Father booked under anti-terror law in Kashmir for demanding teenage son’s dead body

Following the killing of his son along with two other young men in Srinagar, Mushtaq Ahmad Wani, has been protesting for over a month demanding that his son’s dead body be handed over. On February 8, the police charged him and a few others under the draconian anti-terror law

February 13, 2021 by Peoples Dispatch
Mushtaq Ahmad Wani during a protest in Srinagar demanding the dead body of his son who was killed in Lawaypora area on December 30. Photo : Umer Asif / The Kashmir Walla

The authorities in Kashmir charged Mushtaq Ahmad Wani along with six others under the stringent Unlawful Activities Prevention Act (UAPA) on February 8. They were holding protests demanding that the mortal remains of Mushtaq Ahmad’s teenage son, Athar Mushtaq Wani, be handed over to them. Athar Mushtaq was killed in an alleged encounter along with two others on January 30.

Mushtaq Ahmad Wani has been participating in peaceful protests in southern Kashmir’s Pulwama for over a month and he dug an empty grave waiting for his deceased son’s body to be handed over.

Athar Mushtaq Wani (16), Ajaz Maqbool Ganai (24) and Zubair Lone (22) were killed in Srinagar’s Parimpora on December 30. Government forces claimed they were “over ground workers of the militants,” but their families have refuted this claim and said that they had no links with militants in the region.

On February 5, Mushtaq said he found that the police’s senior official was present in the mosque where had gone for Friday prayers. “We were just a few people there and I raised slogans demanding the body of my slain son. I thought the DSP would hear my plea and maybe would brief his seniors that I am continuing with my demand,” he told The Print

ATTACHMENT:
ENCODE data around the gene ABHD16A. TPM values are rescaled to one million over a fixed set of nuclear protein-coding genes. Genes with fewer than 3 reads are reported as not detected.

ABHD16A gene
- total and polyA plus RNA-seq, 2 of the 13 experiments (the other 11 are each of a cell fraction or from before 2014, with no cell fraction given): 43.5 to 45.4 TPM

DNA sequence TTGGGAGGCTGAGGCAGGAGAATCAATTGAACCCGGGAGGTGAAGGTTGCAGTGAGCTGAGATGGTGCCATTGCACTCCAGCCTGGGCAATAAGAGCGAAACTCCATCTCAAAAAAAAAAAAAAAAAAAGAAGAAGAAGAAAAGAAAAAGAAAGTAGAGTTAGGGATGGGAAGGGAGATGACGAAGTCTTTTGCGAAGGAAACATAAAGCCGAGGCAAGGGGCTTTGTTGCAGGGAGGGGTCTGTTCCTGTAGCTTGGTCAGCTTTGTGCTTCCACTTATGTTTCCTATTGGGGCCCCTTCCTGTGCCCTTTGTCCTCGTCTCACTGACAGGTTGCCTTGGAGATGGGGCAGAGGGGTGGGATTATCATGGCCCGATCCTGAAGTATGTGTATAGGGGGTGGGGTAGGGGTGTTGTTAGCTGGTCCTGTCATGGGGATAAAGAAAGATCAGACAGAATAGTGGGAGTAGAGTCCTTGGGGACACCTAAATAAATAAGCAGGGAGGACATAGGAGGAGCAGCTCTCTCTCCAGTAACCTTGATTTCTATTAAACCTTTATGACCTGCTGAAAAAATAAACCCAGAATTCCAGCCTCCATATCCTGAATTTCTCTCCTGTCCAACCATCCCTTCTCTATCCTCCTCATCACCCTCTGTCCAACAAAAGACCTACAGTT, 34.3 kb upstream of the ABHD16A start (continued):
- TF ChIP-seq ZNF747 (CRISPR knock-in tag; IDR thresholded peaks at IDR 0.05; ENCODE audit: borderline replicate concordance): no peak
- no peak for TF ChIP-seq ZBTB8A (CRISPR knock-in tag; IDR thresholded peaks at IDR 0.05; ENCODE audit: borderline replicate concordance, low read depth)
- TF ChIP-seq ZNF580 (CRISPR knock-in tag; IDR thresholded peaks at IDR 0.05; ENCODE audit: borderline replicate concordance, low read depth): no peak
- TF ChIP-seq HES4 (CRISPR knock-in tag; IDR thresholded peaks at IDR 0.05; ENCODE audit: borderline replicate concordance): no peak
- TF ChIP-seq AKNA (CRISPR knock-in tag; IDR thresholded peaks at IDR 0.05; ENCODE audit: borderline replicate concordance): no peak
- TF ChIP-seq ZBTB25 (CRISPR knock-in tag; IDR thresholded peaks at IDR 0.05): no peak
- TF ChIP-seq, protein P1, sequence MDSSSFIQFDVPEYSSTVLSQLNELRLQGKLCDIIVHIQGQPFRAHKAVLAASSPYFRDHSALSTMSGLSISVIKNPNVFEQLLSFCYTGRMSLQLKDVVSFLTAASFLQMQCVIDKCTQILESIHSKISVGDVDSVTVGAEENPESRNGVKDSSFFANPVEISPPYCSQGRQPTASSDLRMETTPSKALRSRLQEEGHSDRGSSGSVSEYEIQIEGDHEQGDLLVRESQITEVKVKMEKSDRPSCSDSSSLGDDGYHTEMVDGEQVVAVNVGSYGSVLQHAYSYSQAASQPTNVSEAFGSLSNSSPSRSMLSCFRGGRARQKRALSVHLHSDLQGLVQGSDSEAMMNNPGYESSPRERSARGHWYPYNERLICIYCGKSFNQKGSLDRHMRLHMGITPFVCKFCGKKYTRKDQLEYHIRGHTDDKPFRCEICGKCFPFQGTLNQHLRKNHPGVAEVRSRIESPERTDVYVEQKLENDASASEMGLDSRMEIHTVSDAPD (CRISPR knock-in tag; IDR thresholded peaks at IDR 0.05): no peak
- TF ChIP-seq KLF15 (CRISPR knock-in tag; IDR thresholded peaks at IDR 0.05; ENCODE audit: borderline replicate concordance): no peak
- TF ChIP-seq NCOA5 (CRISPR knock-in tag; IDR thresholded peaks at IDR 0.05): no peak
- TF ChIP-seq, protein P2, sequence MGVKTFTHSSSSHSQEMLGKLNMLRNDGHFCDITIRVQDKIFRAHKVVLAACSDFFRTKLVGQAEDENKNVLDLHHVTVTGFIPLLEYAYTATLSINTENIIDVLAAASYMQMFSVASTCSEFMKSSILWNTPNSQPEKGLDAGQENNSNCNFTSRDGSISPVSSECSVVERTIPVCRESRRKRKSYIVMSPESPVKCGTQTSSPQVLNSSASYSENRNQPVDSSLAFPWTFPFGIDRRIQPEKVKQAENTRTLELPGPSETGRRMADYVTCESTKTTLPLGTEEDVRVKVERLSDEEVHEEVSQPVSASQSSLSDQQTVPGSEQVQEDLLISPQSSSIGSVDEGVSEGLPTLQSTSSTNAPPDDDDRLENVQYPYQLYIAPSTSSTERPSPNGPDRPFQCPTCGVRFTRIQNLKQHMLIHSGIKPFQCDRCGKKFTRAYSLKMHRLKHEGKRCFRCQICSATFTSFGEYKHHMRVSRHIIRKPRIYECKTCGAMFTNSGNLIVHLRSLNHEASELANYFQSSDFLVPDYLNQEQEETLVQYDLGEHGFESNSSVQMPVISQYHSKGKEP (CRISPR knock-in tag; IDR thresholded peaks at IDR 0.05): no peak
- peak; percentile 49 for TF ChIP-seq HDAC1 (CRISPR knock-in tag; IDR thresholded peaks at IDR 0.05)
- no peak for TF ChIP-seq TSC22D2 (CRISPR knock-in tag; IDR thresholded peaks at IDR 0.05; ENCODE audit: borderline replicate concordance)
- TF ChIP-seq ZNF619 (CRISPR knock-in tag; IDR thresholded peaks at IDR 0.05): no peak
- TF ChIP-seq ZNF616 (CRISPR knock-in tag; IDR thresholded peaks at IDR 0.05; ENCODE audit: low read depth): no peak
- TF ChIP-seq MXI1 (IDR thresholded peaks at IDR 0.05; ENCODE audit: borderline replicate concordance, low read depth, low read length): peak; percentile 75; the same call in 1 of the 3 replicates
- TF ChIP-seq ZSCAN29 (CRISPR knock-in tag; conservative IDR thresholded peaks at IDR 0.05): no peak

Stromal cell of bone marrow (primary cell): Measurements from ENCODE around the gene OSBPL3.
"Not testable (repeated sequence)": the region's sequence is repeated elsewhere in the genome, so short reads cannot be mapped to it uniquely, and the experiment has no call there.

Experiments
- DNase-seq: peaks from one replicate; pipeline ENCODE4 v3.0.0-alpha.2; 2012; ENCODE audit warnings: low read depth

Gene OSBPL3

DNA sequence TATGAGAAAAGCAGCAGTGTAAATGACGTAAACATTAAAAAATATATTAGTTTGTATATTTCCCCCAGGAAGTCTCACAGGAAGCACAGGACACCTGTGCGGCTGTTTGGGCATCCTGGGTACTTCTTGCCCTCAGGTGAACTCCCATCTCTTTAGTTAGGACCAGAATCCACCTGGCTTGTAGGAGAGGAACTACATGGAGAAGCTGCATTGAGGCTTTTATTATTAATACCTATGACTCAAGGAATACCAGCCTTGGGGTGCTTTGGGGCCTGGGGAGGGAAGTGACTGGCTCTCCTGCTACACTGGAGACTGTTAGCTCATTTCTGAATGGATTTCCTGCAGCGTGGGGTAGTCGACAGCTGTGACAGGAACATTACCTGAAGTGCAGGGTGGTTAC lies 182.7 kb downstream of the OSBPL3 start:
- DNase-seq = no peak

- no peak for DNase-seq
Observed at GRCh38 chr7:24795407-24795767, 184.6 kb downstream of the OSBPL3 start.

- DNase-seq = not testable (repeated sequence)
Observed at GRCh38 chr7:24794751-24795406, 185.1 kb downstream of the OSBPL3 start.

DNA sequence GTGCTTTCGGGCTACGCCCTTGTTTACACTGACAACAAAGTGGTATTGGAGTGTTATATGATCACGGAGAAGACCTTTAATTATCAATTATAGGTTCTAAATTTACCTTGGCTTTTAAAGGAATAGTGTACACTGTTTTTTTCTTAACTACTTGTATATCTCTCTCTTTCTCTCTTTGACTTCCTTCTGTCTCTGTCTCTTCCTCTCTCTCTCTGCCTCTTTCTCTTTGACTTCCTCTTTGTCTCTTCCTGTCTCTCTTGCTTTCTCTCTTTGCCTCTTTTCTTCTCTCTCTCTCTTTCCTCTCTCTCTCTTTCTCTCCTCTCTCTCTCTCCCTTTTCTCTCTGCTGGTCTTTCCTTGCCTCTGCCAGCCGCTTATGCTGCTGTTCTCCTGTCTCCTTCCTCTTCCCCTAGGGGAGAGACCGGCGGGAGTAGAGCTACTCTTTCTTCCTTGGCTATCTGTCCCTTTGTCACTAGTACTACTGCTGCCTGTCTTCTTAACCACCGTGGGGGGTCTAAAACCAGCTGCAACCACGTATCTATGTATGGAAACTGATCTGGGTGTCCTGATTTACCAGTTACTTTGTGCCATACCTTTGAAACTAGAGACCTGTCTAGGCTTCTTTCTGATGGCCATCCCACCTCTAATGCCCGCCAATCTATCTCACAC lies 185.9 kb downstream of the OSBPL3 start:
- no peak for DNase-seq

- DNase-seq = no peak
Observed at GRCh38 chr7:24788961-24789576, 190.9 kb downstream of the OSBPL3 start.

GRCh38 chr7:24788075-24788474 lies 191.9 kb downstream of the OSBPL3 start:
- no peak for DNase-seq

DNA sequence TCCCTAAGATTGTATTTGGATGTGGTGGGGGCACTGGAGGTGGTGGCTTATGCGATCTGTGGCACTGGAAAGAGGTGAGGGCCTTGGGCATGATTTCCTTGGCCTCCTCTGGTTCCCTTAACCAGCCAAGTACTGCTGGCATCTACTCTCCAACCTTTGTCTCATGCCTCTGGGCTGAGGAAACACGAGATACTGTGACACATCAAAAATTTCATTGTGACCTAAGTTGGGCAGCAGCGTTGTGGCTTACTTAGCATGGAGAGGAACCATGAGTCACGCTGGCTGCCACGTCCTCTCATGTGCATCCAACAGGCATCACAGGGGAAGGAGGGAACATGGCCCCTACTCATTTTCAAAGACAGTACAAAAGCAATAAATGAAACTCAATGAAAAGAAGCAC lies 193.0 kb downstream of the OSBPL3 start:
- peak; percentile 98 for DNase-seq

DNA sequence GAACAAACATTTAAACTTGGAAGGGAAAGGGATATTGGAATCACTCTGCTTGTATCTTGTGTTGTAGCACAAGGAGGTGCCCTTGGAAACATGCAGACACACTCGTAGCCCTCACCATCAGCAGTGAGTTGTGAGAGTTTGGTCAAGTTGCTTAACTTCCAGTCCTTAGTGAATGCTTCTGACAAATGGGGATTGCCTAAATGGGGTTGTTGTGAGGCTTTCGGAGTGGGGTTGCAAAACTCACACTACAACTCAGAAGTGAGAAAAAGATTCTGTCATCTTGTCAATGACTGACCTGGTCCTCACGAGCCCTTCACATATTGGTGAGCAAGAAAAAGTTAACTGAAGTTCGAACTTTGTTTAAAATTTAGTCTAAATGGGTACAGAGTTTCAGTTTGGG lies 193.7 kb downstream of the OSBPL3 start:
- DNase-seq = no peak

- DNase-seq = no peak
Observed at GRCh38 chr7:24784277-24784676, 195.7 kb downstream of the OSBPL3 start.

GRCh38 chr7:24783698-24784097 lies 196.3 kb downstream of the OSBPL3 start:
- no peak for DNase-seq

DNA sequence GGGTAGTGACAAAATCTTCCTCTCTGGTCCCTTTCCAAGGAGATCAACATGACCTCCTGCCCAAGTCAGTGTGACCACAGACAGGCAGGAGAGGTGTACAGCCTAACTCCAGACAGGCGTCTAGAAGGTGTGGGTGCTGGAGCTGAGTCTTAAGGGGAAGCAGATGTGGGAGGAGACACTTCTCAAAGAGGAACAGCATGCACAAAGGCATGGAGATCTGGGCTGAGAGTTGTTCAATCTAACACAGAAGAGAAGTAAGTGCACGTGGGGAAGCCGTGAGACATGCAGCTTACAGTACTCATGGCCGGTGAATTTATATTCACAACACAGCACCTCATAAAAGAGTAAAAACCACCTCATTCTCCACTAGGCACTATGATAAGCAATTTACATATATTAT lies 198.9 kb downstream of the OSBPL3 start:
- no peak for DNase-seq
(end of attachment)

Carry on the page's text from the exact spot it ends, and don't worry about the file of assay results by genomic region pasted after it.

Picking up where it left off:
In their First Information Report, the police claimed that Mushtaq has been “leading a violent mob along with his brothers” who were also booked under UAPA. According to reports, the police have been threatening the teenager’s father to prevent him from talking to the media.

Responding to the action of the police, the former chief minister of the state and Peoples Democratic Party leader Mehbooba Mufti lamented that the situation continues to worsen in Kashmir. “After losing his son in an alleged fake encounter, Athar Mushtaq’s father has been slapped with an FIR for demanding his dead body. His crime was to stage a peaceful protest. The inhabitants of Naya Kashmir can’t even question a callous admin and have been reduced to living corpses,” she tweeted on February 7.

She also demanded an impartial probe into the matter and that the bodies of the deceased be handed back to their families.

On February 13, Mufti alleged that she was placed under house arrest for trying to visit the family of the Athar Mushtaq.

The UAPA, amended in August 2019, gives state authorities impunity to jail anyone who is deemed to be involved in terror-related activities or unlawful associations without a trial or bail.

In the recent past, the UAPA has been widely used to silence dissenting voices. From the question of human rights violation in Kashmir to that of persecution of minorities in different parts of the country, the stringent law has been regularly invoked to stifle criticism of the ruling regime. According to the National Crime Records Bureau, 5,922 individuals were arrested between 2016 and 2019 under the UAPA. In 2019 alone, around 2000 such arrests were made.